The Next Election Will Be a Fight over Our Memory of the PandemicRoundup
tags: historical memory, vaccines, COVID-19, 2024 Elections
Jacob Steere-Williams is a professor of the history of medicine at the College of Charleston, where he directs the program in Medical Humanities.
Gavin Yamey is a physician and professor of global health and public policy at Duke University, where he directs the Center for Policy Impact in Global Health.
When Ron DeSantis, Florida’s Republican governor and 2024 presidential hopeful, was inaugurated for a second term in February, DeSantis centered his vision for the next four years on the idea that “freedom lives” in the Sunshine State. Baked into DeSantis’ speech was an emerging battle for the public memory of the COVID-19 pandemic.
“Over the past few years,” he said, “as so many states in our country grinded their citizens down, we in Florida lifted our people up. When other states consigned their people’s freedom to the dustbin, Florida stood strongly as freedom’s linchpin.”
Yet behind this soaring rhetoric of liberty lies a very uncomfortable fact that DeSantis wants us to forget: Florida has been among the worst-performing states when it comes to protecting people from COVID-19 deaths.
As Oliver Johnson, mathematician at the University of Bristol, England, noted last December, if Florida were a country, its COVID-19 death rate would put it at “10th worst in the world, behind Peru and various East European countries that got slammed pre-vaccine.”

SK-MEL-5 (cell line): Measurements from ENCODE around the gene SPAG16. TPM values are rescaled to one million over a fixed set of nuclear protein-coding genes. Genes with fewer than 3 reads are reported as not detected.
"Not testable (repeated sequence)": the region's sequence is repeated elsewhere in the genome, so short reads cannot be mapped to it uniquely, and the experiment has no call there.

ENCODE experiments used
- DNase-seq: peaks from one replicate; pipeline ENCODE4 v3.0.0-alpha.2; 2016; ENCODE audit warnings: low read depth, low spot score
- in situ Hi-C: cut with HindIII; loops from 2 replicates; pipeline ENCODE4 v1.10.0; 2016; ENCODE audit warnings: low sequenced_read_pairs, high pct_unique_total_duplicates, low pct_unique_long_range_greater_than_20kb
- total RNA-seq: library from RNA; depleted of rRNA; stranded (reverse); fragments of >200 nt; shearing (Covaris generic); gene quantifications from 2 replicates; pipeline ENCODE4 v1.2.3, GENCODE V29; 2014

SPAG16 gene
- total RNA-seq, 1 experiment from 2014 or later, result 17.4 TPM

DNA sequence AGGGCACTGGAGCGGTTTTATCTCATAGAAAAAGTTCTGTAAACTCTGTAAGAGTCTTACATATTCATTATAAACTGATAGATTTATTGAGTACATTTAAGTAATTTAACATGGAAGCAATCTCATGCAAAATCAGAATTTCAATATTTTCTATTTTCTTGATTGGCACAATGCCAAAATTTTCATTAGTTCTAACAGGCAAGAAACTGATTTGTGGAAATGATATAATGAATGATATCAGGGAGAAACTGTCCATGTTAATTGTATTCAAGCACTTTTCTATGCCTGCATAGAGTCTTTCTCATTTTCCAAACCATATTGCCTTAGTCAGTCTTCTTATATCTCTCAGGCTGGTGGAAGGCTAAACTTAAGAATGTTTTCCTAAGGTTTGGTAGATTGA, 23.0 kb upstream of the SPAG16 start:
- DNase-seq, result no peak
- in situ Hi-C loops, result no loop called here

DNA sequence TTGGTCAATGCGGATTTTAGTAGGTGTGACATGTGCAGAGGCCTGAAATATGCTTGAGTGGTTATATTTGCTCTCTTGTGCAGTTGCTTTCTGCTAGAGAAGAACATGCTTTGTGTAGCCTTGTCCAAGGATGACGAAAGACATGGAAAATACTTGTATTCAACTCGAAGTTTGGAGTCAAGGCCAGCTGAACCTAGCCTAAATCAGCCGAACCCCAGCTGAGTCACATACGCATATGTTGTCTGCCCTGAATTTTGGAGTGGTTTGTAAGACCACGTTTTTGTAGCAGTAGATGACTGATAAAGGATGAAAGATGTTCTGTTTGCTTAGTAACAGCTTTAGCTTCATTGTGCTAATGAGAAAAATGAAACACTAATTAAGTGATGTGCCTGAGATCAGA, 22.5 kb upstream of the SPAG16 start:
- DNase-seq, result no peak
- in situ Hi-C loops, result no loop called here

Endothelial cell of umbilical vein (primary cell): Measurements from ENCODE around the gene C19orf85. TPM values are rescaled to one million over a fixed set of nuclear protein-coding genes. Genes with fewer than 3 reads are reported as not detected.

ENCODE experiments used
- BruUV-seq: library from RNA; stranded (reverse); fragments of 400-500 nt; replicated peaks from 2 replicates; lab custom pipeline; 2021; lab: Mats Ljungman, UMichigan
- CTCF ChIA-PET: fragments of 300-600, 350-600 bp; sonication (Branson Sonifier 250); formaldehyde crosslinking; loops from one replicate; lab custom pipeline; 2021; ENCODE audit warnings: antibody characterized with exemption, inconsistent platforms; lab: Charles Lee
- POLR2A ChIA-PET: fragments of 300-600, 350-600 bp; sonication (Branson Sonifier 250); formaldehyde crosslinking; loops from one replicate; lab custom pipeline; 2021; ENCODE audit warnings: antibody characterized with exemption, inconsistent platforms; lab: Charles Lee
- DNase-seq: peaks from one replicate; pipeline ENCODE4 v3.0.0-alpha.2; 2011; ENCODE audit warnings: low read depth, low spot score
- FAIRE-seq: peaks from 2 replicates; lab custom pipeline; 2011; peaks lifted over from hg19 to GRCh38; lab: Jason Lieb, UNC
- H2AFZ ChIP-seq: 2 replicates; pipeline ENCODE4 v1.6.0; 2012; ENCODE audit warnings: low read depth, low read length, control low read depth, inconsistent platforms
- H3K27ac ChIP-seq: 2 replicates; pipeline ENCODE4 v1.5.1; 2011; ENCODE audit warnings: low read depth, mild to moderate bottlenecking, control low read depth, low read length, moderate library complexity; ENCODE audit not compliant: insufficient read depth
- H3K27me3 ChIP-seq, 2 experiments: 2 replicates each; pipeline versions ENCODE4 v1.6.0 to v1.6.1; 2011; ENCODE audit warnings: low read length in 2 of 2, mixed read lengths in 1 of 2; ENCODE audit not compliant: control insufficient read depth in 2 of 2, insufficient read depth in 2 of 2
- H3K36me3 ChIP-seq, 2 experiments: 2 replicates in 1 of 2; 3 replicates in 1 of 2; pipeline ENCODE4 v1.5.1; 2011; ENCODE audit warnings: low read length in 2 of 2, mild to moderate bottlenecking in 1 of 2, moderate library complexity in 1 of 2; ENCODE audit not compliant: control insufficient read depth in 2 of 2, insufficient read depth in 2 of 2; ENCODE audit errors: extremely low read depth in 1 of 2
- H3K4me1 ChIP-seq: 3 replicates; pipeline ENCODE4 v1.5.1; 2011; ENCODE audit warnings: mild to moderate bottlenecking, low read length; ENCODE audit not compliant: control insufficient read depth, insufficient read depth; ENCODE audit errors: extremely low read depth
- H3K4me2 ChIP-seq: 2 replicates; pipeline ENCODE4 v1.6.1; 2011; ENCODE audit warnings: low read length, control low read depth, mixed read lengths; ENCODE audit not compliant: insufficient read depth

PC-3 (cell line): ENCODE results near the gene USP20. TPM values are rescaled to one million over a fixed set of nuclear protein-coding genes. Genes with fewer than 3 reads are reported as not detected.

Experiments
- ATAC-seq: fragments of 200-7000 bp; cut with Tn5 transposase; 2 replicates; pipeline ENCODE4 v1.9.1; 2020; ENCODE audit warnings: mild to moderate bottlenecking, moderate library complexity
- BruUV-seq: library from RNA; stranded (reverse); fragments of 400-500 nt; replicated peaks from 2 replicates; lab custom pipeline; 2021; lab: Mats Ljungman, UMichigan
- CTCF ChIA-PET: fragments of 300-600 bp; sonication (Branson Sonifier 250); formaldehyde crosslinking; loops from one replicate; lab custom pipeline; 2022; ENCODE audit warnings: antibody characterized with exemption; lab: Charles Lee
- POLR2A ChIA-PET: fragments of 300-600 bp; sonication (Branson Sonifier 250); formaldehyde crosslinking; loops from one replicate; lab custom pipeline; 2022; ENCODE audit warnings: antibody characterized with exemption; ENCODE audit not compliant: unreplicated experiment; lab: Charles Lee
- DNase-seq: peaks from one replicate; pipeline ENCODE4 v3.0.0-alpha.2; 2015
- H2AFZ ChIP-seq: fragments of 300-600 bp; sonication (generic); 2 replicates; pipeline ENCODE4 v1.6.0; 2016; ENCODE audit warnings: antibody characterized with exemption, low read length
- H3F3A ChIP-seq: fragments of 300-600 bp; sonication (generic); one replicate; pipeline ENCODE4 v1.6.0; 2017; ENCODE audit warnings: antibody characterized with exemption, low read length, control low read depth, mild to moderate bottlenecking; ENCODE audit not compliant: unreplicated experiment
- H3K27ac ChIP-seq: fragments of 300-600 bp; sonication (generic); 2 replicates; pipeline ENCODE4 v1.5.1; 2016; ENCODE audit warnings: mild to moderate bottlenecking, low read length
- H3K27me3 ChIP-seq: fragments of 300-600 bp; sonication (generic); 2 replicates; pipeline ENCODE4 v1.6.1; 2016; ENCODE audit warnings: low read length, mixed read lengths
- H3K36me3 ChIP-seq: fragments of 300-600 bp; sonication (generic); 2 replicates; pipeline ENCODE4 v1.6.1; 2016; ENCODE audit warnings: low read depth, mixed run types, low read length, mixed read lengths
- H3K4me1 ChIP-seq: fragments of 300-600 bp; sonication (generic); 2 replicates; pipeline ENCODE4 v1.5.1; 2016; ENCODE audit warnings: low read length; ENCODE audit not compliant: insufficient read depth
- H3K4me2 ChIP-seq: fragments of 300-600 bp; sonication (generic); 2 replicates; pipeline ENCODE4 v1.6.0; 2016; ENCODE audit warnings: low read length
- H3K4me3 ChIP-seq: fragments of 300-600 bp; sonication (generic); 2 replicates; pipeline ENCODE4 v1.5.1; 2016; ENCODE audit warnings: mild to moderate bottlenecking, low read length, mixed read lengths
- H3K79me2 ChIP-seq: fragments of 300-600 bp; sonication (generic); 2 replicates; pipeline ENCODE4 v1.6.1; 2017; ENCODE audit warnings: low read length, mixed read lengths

It’s true that Florida has a high proportion of older people, who face the greatest risk of death from COVID-19 if infected by the coronavirus, and the state’s performance looks better if its COVID-19 death rate is adjusted for age. And when you examine deaths from all causes (known as “all-cause mortality”) over the full three years of the pandemic, Florida’s performance is only a little worse than that of California. But Florida is doing extremely poorly at vaccinating its most vulnerable citizens. Booster coverage among elderly residents of nursing facilities in Florida is the second lowest among all U.S. states, and general booster rates are among the worst in the nation. These critical public health indexes are unlikely to improve, given DeSantis’s embrace of anti-vaccine rhetoric. Such rhetoric plays well with the conservative base that he needs to excite if he is to beat Donald Trump in the Republican presidential primary.
Across the country, Democratic Governor Gavin Newsom, rumored to be a possible presidential candidate if President Biden doesn’t run for a second term, was also sworn in for a second term. He too campaigned under the rhetorical glint of freedom, upheld by his version of the history of the pandemic; and he too had his own struggles curbing the COVID-19 pandemic.
“In our finest hours,” Newsom boasted, “California has been freedom’s force multiplier. Protecting liberty from a rising tide of oppression taking root in statehouses.” Newsom’s version of freedom includes a protection of reproductive rights, access to health care, and green growth, which he contrasted with the January 6th, 2021 attack on the White House amidst turmoil over pandemic policies. In a statement seemingly hurled directly at DeSantis, Newsom argued that “Red state politicians, and the media empire behind them,” are “selling regression as progress, oppression as freedom.”
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